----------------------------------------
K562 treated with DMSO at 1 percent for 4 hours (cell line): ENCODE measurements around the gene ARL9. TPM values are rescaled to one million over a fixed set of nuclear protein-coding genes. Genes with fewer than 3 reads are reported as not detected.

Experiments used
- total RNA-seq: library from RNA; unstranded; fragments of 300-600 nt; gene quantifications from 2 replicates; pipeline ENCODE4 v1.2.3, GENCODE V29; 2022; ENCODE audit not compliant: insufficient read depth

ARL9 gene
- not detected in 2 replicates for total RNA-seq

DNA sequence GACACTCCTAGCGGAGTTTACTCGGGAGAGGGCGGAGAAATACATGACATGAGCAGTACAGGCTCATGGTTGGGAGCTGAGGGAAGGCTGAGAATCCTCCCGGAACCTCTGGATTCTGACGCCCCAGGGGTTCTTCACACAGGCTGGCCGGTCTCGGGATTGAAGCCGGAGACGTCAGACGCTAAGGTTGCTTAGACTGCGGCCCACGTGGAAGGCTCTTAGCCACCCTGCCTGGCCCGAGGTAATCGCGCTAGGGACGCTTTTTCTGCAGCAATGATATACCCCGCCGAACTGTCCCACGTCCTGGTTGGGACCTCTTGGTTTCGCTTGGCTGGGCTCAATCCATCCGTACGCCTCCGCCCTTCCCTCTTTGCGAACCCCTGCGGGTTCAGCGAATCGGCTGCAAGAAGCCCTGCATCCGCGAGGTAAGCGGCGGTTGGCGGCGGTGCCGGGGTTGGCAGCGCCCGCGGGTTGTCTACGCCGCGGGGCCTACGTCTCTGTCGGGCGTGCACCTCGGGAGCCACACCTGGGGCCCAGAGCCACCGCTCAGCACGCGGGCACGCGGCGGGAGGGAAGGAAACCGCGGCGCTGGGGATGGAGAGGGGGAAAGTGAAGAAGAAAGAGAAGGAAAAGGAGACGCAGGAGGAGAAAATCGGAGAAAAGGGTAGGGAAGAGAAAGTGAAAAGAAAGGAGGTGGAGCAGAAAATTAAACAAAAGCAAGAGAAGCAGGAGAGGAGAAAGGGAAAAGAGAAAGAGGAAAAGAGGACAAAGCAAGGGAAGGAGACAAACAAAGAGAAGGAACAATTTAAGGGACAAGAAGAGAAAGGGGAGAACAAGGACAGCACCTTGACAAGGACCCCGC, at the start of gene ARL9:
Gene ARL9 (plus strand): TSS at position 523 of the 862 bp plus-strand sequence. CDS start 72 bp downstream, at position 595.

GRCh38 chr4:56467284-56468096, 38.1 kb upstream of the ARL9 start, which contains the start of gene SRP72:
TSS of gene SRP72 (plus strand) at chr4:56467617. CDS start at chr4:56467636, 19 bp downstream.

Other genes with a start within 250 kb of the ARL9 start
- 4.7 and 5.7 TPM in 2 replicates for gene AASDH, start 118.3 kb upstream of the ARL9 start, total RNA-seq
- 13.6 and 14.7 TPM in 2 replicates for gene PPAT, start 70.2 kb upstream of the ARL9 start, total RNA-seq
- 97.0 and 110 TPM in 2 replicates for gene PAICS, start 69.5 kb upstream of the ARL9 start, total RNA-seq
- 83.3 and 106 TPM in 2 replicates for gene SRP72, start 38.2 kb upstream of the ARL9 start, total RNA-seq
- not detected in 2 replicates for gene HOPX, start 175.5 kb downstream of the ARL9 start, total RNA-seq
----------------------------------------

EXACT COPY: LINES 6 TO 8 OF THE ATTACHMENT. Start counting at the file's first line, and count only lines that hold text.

DNA sequence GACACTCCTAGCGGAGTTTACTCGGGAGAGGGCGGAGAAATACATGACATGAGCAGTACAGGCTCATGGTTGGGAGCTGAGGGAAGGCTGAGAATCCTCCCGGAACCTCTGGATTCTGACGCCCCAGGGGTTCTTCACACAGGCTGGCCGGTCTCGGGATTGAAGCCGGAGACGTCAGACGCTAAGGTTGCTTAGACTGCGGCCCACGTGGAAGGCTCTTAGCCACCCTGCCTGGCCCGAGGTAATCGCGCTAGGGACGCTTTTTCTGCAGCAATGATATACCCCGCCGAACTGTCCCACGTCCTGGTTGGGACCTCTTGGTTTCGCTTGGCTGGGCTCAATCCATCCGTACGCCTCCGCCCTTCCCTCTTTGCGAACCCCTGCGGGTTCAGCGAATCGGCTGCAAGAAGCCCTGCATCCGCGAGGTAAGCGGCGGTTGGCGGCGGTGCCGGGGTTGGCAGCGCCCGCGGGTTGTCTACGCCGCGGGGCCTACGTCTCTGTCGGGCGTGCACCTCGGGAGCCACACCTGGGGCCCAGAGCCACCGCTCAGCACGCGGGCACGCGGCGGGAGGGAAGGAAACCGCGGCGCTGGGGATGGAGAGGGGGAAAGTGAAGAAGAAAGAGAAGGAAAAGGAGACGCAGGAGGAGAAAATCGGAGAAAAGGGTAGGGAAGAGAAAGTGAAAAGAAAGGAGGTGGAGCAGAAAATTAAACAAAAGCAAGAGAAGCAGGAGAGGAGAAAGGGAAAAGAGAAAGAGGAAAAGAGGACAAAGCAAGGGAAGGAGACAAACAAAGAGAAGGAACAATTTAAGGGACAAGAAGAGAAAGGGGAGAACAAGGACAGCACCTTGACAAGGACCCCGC, at the start of gene ARL9:
Gene ARL9 (plus strand): TSS at position 523 of the 862 bp plus-strand sequence. CDS start 72 bp downstream, at position 595.

GRCh38 chr4:56467284-56468096, 38.1 kb upstream of the ARL9 start, which contains the start of gene SRP72: